Jan Chambers works in education management and brings us back to a practical viewpoint, asking how we define learning styles. “I think it firstly depends on how you define learning styles and how you then use your understanding. For example I have seen VAK used in ways that limit learning rather than develop it. If the teacher/tutor identifies a pupil/student’s preferred learning style and then plans learning around that it can only limit the learning potential. It’s far better, I believe, to design learning that encourages and supports the learner to develop in all learning styles and in particular the learning styles which are not the preferred ones. I’d also recommend looking at work on developing learning power, for example in the work of Guy Claxton, which I believe is far more powerful. This is about helping learners/pupils/students to develop learning dispositions which will enable them to become more powerful learners. In this way an understanding of learning styles, however you interpret that, puts you in a better position to design to design learning. The more we know and understand about learning the more we can support our pupils/students/learners in becoming powerful learners themselves. Good learners can then transfer learning skills to support their own learning in different contexts.”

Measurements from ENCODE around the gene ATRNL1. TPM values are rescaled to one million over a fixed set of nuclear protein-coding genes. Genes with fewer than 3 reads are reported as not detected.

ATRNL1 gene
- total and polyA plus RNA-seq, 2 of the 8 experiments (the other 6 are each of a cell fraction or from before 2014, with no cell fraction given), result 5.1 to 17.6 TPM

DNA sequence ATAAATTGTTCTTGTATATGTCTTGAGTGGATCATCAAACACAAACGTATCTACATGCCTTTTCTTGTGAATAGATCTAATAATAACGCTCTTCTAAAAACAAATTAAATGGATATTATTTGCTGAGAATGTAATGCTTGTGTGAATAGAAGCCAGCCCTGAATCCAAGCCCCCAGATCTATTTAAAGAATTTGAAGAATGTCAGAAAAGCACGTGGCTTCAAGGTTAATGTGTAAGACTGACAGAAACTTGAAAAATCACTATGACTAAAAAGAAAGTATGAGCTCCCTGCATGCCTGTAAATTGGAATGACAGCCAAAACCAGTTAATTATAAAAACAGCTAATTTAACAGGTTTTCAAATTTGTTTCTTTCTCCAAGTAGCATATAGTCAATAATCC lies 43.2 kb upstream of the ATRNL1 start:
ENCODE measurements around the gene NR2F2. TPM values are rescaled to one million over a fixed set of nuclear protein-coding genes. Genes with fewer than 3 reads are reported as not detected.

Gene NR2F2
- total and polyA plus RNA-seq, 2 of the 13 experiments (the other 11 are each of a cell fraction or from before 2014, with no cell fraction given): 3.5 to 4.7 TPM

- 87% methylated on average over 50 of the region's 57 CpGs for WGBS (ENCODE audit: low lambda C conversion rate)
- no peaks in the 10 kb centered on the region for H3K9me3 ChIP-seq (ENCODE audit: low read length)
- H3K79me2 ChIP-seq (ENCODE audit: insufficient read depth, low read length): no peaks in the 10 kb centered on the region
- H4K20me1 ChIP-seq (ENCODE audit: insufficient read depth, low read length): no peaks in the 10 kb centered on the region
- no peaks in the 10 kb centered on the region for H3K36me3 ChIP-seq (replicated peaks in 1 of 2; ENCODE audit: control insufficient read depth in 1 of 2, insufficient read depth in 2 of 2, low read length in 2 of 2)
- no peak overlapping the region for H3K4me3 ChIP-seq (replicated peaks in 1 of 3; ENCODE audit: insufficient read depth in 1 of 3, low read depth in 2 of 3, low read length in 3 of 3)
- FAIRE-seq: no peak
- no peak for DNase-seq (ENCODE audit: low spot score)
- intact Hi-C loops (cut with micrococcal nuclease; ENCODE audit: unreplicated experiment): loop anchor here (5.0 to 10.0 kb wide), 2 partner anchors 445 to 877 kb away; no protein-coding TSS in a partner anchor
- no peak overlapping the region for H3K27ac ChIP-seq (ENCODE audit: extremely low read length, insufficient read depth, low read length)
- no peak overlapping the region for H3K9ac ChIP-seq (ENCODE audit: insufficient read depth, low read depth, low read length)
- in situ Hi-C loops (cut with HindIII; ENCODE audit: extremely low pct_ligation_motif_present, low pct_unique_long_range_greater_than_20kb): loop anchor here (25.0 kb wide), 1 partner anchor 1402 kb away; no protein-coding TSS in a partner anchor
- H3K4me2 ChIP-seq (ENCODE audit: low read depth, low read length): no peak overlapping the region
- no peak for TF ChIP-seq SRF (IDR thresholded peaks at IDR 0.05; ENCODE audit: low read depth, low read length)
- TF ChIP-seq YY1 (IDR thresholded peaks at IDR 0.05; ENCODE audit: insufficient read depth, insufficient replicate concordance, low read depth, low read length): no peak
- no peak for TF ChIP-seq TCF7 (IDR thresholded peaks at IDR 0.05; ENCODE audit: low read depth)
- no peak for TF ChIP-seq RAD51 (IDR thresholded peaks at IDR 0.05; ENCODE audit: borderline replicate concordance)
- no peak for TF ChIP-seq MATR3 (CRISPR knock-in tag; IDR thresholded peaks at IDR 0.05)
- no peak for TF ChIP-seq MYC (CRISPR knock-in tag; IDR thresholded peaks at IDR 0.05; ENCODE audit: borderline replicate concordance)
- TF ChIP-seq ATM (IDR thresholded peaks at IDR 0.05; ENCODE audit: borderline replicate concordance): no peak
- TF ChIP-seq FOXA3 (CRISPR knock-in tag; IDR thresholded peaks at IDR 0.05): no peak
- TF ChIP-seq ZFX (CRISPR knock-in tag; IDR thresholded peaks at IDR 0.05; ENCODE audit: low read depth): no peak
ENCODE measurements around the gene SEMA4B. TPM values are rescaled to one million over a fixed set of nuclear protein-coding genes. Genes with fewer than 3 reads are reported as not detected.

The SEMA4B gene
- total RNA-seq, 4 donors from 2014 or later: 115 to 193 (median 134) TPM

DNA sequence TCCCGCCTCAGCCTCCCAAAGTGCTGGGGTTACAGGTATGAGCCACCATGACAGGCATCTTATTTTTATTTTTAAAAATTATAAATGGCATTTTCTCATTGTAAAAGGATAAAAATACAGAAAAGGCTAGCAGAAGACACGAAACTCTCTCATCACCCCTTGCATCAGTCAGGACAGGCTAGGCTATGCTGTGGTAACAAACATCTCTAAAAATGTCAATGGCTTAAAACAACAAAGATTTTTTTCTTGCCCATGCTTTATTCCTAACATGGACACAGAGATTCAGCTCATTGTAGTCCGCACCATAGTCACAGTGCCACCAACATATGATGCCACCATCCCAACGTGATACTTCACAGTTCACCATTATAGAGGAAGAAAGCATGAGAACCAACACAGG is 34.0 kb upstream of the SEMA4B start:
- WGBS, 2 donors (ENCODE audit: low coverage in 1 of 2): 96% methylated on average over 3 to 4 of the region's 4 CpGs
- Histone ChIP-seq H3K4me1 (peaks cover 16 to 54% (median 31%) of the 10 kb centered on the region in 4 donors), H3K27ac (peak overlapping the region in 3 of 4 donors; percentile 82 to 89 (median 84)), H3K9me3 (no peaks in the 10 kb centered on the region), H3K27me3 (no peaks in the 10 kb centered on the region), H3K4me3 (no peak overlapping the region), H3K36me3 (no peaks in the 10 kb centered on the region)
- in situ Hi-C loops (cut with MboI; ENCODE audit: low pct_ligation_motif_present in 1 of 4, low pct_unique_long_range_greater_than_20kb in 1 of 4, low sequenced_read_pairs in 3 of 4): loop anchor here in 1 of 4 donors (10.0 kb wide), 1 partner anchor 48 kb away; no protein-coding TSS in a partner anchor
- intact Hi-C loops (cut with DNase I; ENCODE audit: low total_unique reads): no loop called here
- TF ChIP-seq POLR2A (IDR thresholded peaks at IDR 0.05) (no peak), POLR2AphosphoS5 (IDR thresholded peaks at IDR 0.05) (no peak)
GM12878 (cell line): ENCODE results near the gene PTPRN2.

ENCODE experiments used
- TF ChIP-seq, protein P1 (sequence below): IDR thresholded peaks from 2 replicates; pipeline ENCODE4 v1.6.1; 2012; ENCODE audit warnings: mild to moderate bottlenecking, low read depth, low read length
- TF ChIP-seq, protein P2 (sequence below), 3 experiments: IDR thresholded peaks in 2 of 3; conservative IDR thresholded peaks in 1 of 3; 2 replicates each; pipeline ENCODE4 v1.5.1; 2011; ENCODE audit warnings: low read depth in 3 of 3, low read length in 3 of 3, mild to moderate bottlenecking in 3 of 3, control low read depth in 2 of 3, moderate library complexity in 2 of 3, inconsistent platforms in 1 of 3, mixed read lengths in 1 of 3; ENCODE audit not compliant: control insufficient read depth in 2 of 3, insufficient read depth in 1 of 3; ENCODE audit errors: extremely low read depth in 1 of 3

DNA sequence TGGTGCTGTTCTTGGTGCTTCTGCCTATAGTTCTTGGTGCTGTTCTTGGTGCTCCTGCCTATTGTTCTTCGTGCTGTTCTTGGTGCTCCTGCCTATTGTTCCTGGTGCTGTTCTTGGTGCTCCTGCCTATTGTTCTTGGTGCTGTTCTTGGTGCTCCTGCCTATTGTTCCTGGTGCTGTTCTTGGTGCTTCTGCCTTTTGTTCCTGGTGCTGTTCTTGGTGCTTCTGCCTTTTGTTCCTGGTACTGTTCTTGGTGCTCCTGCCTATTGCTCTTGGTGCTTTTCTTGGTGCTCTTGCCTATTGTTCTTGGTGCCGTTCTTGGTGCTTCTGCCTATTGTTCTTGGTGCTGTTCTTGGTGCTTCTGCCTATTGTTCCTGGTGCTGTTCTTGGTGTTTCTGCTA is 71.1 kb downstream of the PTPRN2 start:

Jan brings us a neat alternative view, that maybe as learners we should better understand our own style, to develop our ‘learning disposition‘. I like this, it made me pause for thought. Instead of viewing learning styles as a reductionist methodology used by learning designers to manipulate me, i can view them as tools for self understanding and actively developing my learning style.
Julie Dirksen, who brings a detailed understanding of the research through her own writing, talks about ‘expressed preference‘:
“I’m kind of intrigued by why learning styles is such sticky idea, despite the poor evidence base. I think (maybe) people recognise something in the idea that justifies their own experience with poor learning experiences (“Ah hah! I’m a visual learner! No wonder that lecture was so boring!”), but all the learning style inventories I’ve seen are based on learner’s expressed preference, rather than something with a more valid relationship to outcomes. It feels truth-y to people, but logically wouldn’t determine someones style involve testing their performance with visual, auditory, kinaesthetic etc modes?”
Julie also makes a nice point that “I think some of the appeal of learning styles is that it feels specific and proactive in a field (instructional design) that still has a lot of fuzziness.” This feels very true, that a lot of the debate and discussion, not to mention the mindless take-up of learning styles by many people who never even stop to question it, is driven by a desire for there to be an underlying logic, even if we can’t spot it.
Both Bill West and Julie Dirkson agreed that the generational differences are probably a red herring: “Our basic brain configurations and physiology are not that different from the people born 25 years and 25 years later. Generational stuff often gets conflated with age-based distinctions, which *might* be more useful (learner characteristics related to someone being in their 60s, rather than learner characteristics based on being born after WWII). I don’t know that we have enough knowledge to parse even that into design practices, though 🙂”